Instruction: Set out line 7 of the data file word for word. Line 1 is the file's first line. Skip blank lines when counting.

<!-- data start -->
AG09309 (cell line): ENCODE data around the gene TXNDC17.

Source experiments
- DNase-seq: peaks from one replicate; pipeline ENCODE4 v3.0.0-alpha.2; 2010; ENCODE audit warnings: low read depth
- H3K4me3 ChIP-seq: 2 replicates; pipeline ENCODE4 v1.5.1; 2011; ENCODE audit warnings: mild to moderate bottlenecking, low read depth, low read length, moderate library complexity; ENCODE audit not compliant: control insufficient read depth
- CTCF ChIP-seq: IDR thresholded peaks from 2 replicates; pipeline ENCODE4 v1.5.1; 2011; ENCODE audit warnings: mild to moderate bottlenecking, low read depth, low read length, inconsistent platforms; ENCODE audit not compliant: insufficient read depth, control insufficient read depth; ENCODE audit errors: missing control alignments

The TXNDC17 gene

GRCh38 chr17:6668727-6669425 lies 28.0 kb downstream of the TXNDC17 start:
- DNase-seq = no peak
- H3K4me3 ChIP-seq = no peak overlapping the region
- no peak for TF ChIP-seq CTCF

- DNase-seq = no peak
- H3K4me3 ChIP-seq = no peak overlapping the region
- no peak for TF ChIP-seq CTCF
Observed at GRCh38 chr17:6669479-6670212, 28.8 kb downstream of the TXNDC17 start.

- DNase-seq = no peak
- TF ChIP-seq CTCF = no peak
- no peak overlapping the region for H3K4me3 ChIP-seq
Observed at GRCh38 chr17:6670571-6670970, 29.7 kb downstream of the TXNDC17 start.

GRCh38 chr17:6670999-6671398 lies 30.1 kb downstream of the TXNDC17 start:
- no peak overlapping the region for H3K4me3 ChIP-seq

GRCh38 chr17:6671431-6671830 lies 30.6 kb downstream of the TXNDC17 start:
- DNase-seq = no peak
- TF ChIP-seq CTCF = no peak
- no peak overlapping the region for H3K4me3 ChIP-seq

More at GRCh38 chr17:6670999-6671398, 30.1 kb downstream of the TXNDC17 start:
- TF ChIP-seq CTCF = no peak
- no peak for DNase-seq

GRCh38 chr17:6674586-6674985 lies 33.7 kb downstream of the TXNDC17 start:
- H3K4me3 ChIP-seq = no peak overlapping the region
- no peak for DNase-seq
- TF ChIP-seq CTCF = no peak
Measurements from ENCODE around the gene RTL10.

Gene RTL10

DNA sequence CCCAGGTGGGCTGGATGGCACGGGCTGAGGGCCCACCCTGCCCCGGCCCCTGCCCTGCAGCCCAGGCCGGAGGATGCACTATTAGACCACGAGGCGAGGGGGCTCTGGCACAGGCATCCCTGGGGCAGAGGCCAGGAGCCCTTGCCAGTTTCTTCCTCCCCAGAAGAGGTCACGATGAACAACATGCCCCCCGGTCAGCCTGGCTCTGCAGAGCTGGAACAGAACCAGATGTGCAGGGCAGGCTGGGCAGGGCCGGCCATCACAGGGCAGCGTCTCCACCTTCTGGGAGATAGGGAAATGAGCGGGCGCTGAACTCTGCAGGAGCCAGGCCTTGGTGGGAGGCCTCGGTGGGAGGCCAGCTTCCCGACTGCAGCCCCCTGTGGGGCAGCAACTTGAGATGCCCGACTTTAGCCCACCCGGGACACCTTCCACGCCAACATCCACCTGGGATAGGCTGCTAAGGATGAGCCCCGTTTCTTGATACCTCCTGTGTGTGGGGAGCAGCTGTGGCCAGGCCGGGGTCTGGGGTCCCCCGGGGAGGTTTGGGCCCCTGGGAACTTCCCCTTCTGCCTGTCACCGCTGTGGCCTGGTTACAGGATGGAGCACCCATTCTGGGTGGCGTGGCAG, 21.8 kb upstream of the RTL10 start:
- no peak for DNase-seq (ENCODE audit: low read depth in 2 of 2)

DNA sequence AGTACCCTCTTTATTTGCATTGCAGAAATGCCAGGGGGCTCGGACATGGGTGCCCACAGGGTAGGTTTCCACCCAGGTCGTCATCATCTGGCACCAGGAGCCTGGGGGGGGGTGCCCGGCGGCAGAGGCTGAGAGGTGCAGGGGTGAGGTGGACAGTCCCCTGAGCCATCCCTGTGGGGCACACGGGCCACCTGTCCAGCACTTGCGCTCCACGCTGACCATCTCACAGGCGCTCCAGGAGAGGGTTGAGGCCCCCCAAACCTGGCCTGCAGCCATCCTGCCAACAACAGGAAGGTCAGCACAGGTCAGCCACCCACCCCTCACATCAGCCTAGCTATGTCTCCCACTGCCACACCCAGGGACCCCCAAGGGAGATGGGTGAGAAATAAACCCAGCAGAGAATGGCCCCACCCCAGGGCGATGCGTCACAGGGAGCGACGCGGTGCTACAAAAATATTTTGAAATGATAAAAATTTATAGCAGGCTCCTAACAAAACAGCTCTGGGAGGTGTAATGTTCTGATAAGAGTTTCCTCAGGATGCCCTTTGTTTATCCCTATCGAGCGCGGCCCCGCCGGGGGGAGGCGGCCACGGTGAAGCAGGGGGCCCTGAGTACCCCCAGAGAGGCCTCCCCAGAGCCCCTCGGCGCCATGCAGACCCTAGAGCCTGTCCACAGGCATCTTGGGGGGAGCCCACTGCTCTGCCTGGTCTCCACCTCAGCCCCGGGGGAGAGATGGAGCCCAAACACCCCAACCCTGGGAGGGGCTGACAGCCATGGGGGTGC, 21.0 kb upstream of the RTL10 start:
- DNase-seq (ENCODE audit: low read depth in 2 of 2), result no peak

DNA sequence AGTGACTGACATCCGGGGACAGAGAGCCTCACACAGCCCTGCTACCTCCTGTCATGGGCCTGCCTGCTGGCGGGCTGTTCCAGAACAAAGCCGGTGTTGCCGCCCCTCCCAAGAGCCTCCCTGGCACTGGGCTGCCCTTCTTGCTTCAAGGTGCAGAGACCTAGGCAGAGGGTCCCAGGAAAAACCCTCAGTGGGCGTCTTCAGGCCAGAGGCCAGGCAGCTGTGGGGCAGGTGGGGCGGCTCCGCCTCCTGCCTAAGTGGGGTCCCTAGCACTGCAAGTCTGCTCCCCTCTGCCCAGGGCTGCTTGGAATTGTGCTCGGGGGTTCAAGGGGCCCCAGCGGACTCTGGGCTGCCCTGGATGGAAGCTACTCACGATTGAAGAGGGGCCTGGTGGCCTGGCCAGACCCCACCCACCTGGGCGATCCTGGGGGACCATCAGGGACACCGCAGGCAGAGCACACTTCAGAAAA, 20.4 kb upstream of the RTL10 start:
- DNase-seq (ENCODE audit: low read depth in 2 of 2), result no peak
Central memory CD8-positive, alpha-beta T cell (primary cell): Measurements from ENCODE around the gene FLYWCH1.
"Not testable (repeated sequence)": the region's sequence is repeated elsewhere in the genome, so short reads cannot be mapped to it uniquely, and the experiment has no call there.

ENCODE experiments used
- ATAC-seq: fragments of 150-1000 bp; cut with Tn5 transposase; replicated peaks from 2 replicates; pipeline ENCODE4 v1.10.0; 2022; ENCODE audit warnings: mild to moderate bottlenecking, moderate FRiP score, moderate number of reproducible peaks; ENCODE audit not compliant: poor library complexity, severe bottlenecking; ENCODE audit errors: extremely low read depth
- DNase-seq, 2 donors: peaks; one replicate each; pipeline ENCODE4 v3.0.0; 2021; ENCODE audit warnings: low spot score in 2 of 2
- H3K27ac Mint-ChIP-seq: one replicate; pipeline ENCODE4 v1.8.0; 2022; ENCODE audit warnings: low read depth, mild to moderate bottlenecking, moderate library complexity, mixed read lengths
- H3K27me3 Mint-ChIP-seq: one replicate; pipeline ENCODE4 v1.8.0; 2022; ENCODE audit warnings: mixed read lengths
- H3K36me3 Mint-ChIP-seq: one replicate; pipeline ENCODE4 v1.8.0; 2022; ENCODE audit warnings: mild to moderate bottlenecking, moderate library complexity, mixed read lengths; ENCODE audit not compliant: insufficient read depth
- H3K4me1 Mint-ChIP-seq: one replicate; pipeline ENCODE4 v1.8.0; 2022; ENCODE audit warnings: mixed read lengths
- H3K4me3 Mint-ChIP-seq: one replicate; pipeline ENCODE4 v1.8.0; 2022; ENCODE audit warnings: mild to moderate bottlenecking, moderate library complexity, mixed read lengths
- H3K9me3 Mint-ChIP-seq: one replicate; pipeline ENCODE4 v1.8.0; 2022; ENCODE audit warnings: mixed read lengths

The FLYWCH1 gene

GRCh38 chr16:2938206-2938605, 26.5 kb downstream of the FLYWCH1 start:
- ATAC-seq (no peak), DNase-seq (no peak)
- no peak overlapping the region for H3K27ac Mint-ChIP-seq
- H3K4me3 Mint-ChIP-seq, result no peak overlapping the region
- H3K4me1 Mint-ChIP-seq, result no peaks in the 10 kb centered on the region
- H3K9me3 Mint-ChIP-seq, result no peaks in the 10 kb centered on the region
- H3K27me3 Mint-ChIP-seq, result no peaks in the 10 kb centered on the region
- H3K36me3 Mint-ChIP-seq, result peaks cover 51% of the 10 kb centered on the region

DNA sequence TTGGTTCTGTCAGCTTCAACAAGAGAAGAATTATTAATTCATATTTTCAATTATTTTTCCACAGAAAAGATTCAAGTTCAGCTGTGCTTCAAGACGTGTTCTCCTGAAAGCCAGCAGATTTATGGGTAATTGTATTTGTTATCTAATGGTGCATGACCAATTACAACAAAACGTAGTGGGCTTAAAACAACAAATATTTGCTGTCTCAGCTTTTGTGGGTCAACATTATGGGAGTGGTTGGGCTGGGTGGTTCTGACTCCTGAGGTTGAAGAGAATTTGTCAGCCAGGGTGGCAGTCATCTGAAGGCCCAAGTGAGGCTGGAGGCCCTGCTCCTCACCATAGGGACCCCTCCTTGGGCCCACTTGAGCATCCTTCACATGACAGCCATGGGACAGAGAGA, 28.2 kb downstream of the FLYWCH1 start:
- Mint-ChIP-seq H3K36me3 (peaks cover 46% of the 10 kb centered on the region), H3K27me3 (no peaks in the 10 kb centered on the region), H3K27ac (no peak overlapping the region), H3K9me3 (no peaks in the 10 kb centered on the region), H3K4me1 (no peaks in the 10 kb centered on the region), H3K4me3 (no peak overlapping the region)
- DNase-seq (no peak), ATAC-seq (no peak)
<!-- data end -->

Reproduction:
GRCh38 chr17:6668727-6669425 lies 28.0 kb downstream of the TXNDC17 start: